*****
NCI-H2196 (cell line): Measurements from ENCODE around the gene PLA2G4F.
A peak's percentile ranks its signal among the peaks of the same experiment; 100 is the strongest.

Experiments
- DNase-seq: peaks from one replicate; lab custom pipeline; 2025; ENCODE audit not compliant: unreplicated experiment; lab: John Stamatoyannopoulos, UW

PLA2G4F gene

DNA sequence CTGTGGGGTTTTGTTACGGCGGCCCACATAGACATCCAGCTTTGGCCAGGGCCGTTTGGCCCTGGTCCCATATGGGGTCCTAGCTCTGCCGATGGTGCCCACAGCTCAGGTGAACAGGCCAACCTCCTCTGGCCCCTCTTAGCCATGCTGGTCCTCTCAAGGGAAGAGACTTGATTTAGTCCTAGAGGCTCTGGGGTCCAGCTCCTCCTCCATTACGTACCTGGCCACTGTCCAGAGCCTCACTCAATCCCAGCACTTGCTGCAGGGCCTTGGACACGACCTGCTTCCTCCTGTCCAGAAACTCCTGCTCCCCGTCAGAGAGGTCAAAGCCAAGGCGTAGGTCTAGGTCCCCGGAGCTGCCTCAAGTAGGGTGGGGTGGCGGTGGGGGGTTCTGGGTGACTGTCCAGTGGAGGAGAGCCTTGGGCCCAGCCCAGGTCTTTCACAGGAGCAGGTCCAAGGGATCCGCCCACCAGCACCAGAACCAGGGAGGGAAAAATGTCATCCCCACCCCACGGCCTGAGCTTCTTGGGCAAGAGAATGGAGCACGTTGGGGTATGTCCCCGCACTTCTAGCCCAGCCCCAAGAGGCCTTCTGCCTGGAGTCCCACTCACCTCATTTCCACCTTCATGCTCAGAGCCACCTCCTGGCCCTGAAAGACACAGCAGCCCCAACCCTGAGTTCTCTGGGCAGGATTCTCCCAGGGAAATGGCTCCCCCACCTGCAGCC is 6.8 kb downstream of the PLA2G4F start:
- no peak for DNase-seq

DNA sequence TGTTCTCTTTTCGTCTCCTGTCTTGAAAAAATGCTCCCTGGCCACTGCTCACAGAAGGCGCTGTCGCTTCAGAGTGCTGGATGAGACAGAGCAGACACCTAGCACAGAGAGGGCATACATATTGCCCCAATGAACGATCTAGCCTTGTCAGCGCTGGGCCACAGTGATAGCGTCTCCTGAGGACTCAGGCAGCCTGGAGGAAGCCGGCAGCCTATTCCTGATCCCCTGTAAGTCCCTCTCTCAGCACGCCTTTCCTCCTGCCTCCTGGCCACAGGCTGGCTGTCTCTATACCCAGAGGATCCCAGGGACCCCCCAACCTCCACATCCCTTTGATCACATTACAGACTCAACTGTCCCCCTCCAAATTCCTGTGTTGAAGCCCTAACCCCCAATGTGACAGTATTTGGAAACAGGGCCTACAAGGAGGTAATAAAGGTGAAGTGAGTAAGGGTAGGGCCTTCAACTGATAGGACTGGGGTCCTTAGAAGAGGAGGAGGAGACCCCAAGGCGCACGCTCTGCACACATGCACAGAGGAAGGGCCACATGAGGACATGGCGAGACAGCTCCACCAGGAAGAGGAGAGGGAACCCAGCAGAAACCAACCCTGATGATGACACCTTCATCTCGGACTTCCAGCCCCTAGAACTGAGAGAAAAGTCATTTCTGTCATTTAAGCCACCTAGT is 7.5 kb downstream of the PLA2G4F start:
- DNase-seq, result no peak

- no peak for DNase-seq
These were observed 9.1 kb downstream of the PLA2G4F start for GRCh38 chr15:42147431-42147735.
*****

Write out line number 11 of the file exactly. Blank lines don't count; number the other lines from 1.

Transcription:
These were observed 9.1 kb downstream of the PLA2G4F start for GRCh38 chr15:42147431-42147735.